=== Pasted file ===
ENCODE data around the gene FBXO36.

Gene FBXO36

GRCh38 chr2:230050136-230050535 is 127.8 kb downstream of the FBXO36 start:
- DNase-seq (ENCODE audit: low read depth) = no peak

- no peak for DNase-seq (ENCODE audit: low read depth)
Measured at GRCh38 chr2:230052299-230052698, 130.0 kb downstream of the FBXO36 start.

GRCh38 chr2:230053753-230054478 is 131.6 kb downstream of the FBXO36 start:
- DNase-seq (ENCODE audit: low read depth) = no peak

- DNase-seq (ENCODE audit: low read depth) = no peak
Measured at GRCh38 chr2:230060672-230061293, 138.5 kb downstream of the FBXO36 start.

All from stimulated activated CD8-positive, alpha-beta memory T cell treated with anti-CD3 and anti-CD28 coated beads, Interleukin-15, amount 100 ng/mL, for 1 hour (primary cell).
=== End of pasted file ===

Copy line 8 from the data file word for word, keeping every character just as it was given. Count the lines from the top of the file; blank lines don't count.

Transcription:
- DNase-seq (ENCODE audit: low read depth) = no peak